The basic background. It is Star Wars, Leia is the protagonist, with Han and Luke taking role of support characters. Set after A New Hope the rebels are trying to set up their new base on Hoth. A supply deal is derailed by pirates. From there, Star Wars stuff, only from Leia’s perspective. Run, get captured, meet some Imperials, find the mole. You know, Star Wars stuff?
Well look at that. A few months back I wrote a small post about the horrendous state of the Star Wars Expanded Universe. I had a great many complaints. I was tired of seeing every book dealing with a new threat to the entire galaxy, bigger and scarier than the last! I was tired of every book involving every single character; it was unrealistic and made the galaxy seem very, very small. And as a person who wants to know how every story ends I was damn tired of reading horrible books because they held important info for the book I actually want to read.
And even though Razor’s Edge was already in development when I wrote that little post (it was probably already at the printers), I am going to pretend that the publisher read my post and rushed to it Martha Wells. Because this book is everything I want in a new Star Wars book; in fact I think I may be in love.
Let’s go through it shall we?
1. Smaller scale conflict – Holy mother of god, it turns out a good Star Wars book can involve nothing at all that is capable of destroying a planet, take over the galaxy, or even destroy it. In fact if Leia fails in her mission it won’t even spell the end of the rebellion, just a major setback. It is more believable and just as exciting. It didn’t require an ever escalating sense of danger. The threat never got so insane as to go over to silly. I have always judged Star Wars books on whether or not they would work as a book without the setting behind them. Razor’s Edge would be an interesting James Bond (Jane Bond?) in space adventure. It passes this test with flying colors.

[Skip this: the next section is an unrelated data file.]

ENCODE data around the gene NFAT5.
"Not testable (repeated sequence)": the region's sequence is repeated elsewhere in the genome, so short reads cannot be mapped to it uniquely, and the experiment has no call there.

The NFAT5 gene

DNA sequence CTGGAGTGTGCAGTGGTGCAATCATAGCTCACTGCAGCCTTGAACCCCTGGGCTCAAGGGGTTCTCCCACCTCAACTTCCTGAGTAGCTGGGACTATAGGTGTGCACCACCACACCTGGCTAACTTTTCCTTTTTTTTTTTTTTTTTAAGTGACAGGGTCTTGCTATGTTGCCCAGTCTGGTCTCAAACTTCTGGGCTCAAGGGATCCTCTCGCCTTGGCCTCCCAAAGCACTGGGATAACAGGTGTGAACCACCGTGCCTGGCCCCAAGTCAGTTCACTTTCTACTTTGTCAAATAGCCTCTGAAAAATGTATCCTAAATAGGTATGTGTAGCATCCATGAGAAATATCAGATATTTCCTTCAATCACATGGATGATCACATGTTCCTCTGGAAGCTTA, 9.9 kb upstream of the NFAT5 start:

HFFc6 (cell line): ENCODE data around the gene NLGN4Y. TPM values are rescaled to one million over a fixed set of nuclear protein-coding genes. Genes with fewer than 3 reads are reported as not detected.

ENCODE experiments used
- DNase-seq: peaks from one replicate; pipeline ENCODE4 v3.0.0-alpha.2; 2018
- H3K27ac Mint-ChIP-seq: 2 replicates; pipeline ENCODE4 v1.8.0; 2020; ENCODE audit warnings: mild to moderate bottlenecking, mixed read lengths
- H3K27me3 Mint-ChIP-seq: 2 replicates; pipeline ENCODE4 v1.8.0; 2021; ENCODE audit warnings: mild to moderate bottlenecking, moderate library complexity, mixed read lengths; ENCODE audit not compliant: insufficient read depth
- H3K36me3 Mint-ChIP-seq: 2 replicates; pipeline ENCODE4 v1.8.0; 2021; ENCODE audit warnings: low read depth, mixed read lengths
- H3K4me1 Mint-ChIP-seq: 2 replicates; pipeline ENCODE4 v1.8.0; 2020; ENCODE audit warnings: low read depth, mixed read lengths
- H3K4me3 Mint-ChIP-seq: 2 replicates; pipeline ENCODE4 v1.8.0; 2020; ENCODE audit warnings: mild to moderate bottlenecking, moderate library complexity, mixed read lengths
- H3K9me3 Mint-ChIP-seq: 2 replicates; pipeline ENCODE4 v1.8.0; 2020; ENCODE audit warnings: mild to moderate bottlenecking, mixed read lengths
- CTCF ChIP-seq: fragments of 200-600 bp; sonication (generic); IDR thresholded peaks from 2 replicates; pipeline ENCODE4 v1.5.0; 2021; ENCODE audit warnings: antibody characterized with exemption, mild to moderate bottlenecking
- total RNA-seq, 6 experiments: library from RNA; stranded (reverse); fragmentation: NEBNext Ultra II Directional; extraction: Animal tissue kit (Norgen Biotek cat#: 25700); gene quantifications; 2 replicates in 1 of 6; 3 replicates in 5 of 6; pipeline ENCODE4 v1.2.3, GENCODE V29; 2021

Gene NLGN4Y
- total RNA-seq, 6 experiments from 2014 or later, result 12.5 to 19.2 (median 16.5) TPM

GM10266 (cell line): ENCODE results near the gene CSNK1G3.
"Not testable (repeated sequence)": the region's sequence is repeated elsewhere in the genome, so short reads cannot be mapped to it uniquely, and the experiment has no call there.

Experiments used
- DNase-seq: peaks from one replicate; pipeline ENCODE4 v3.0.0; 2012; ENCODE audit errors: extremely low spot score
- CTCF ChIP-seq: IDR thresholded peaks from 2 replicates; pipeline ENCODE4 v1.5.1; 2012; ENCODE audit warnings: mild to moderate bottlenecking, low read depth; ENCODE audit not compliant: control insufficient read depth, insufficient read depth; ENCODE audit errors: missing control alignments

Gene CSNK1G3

2. Smaller cast- Sure the book has the big three (Han, Luke, Leia for those non SW geeks). But they are all working toward the same goal from the start, rather than brought together by an increasing number of unbelievable coincidences. And there was none of the “bring in Lando, and Wedge, and Ackbar, and..and..and..” that plagues so many EU books.
3. Prerequisite reading – NONE! Oh, you could read the horrible novelization of A New Hope if you want but let’s be honest, if you have not watched Star Wars you’re not picking up EU books. Chances are you can recite the movie by heart. So you are not going to have any problem with this book. Ironically the real reason I read this book was so I was ready for the Star Wars novel coming out by Daniel Abraham. Now I feel Abraham and his partner have go their work cut out for them to match this one in quality.
So the book’s setup is everything I hoped for, but I forgot to talk about the book itself. Sorry, got a little excited.
Wells is obviously a talented writer, though in the past I have personally had a hard time getting into her books for various reasons. No issues this time, she had a quick pace that books like this require and did all the little things right. Leia and Han had some great give and take. The background cast had a bit more depth than a typical SW book. Some minor prodding at tropes made me smile without going out of its way to be subversive. (I particularly liked the doubting of an origin story, how could names of obscure systems stay true for thousands of years)?
So who would like this book? I put it in the must read for fans of the EU. It should appeal to fans of light sci-fi as it focus much more on the adventure and much less on the mystical jedi stuff (this is pre Luke meeting Yoda, the most we see is some feelings of intuition). And maybe even anyone else looking for a quick read, there is a reason Wells is so respected; just because it is Star Wars doesn’t diminish that.
The best Star Wars book I have read in years (I know that is not saying much, but still. It was a good book).
Review Copy received through NetGalley. Then later won through Firstreads.